The elongated structure and the very well-defined bipolar morphology of the two molecular outflows mapped in 12CO (1–0) (Fig. 1b), suggest that they are close to the plane of the sky. Both outflows are associated with 2.12 μm H2 emission. The blueshifted lobes of the two bipolar outflows strongly overlap towards the position of the H2 strand of knots C. The northern outflow, named N, is being powered by source C and is oriented in the northeast-southwest direction. Nisini et al. (2001) and Beltrán et al. (2009) suggested that it could be associated with the strand of H2 knots D and C. As seen in Fig. 1b, the CO emission indeed complements the H2 emission where the excitation conditions and the opacity of the material are different. On the other hand, the southern outflow, named S, which is driven by source I and oriented in the southeast-northwest direction, had never been mapped before. Beltrán et al. (2009) had proposed that the chains of H2 knots F, T, and C could be associated with and be part of the same flow, which would have a length of  ~0.4 pc, as the CO observations have confirmed. These authors had also predicted that the driving source, in this case source I, should be embedded in the dense gas mapped in CS by Codella et al. (2001) and in H13CO+ (core I) by Sugitani et al. (2002). According to the correlations between driving source and outflow properties of Cabrit & Bertout (1992), the bolometric luminosity of the powering sources should be  <10   L. The parameters of the outflows, which are estimated assuming that the CO emission in the wings is in local thermal equilibrium and optically thin, are given in Table 1. The outflow parameters and the masses of the driving sources are consistent with those of low-mass protostars (e.g., Arce et al. 2007, and references therein). Since the CO spectra exhibit prominent self-absorption at the cloud velocity and it is impossible to derive the excitation temperature, Tex, from the brightness temperature, the outflow parameters were estimated assuming Tex = 10 K, which was the value adopted by Codella et al. (2001) for the northern outflow. We used an [H2]/[CO] abundance ratio of 104 (e.g. Scoville et al. 1986). To calculate the parameters of the blueshifted lobes, we assumed that half of the CO emission seen towards the feature C is associated with outflow N and half with outflow S. That the parameters of the redshifted lobes are similar to those of the blueshifted lobes for both outflows suggests that this assumption is correct. The parameters need to be corrected by the factors indicated in Table 1 if the inclination angle of the flow with respect to the plane of the sky, i, is known. On the basis of the morphology of the outflows, i ≲ 10°.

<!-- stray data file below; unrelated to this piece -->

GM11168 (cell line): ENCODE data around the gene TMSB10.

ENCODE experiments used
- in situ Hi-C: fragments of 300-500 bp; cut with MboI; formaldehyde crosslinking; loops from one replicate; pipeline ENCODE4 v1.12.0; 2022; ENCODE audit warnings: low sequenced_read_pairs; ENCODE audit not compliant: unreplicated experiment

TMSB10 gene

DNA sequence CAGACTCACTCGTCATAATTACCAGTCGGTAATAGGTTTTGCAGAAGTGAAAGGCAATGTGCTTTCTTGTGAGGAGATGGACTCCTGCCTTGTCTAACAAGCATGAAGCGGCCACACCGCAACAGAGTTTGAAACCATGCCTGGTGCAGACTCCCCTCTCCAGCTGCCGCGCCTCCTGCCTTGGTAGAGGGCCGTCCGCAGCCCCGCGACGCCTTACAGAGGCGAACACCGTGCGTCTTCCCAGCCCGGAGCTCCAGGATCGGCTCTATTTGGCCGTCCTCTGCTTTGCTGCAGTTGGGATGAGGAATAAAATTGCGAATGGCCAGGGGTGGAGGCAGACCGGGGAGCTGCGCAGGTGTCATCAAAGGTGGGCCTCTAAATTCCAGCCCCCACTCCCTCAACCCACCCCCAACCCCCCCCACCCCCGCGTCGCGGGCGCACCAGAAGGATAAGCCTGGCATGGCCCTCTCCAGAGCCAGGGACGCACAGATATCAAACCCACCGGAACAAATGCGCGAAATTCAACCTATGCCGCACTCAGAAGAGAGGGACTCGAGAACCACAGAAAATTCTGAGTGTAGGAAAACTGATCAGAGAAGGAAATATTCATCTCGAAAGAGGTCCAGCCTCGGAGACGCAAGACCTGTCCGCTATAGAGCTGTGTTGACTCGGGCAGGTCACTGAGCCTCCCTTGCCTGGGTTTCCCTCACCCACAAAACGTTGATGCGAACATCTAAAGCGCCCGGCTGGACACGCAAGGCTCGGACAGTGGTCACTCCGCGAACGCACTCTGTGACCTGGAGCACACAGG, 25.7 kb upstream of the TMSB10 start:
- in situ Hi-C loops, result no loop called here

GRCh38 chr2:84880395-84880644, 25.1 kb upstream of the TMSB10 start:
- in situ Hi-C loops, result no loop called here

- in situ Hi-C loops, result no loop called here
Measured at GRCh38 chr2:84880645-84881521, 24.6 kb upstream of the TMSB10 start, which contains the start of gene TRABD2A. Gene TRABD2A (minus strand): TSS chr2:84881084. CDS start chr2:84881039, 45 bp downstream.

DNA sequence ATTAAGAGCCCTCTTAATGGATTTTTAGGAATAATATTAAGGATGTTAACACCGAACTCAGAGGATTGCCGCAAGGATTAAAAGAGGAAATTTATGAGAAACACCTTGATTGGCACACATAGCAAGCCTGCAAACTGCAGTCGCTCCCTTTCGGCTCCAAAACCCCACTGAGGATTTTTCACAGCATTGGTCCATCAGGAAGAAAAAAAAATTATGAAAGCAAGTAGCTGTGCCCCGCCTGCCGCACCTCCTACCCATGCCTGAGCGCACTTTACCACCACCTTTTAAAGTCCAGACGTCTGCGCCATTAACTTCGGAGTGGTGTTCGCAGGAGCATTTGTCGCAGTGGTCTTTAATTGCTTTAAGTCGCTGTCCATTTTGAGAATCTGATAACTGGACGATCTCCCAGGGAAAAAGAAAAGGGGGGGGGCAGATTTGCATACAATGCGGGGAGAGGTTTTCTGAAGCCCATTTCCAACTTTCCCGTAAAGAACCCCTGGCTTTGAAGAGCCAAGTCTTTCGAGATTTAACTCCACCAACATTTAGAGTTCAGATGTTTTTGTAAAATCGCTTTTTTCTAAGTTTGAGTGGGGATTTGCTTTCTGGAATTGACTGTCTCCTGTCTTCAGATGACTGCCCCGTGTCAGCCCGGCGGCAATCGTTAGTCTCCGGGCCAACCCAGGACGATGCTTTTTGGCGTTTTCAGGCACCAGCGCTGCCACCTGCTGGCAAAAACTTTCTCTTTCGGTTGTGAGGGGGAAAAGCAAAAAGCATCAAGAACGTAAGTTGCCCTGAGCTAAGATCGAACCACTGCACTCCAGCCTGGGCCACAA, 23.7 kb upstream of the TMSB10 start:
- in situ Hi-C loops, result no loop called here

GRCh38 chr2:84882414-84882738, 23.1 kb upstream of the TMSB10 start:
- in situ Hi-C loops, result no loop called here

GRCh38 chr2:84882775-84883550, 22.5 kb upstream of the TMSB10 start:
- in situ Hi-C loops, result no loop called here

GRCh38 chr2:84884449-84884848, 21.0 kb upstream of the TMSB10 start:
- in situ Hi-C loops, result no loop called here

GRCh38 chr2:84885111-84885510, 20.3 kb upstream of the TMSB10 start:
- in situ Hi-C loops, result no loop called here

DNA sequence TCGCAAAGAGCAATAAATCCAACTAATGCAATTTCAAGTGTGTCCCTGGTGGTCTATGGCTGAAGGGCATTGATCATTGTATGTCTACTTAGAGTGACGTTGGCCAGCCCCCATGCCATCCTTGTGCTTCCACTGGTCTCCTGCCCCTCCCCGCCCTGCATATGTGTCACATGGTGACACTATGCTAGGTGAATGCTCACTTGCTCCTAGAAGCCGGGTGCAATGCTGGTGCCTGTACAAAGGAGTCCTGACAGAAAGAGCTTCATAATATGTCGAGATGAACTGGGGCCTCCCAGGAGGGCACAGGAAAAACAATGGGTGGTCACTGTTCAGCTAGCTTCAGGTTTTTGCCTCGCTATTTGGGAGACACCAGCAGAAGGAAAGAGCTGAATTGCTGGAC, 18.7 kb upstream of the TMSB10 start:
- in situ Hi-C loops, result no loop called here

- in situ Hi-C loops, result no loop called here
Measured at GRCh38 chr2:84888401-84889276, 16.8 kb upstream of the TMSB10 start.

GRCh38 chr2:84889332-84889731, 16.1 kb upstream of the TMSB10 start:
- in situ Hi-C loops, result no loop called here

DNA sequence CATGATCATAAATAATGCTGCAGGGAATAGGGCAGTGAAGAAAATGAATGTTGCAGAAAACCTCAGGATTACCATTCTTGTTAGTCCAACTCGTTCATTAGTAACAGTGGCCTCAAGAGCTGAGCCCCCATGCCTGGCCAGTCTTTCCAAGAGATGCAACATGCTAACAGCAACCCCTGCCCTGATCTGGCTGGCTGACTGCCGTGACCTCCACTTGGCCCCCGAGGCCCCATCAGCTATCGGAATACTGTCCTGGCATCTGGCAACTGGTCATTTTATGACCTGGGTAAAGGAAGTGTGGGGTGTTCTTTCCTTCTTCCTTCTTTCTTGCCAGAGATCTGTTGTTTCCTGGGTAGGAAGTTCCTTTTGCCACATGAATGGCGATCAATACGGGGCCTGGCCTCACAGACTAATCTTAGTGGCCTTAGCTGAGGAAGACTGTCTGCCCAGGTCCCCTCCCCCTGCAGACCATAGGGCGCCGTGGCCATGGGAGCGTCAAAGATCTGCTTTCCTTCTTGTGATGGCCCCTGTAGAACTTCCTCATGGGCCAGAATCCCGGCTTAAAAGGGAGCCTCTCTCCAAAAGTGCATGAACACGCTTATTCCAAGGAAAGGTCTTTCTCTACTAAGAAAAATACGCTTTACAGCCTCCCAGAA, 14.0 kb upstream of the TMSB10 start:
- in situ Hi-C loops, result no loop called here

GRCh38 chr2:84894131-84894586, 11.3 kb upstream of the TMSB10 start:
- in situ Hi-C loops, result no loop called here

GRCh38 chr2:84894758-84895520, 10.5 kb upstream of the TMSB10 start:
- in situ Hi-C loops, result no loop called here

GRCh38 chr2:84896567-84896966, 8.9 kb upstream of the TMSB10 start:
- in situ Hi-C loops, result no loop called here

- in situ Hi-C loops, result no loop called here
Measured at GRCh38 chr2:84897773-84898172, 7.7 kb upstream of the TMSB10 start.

In the scenario proposed by Beltrán et al. (2009), the outflows N and S would collide towards the position of the chain of knots C and this would explain the strong H2 emission observed towards this feature. As previously mentioned, the blueshifted lobes of the CO bipolar outflows do indeed overlap towards the position of the strand of knots C (Fig. 1b). However, the collision of outflows is not the only possible explanation of this morphology. The overlapping of the blueshifted emission might also indicate that the outflows are colliding with the same dense clump, or are merely a projection effect. In the latter scenario, the outflows would be in different planes of the sky and would be shocking with different dense clumps aligned along the line of sight. However, that the outflows are almost in the same plane (that of the sky), that the powering sources are at the same systemic velocity, VLSR  ~  0 km s-1, and that some observational facts favor a collision (see next), either with the same clump or between outflows, rules out a chance superposition of the outflows.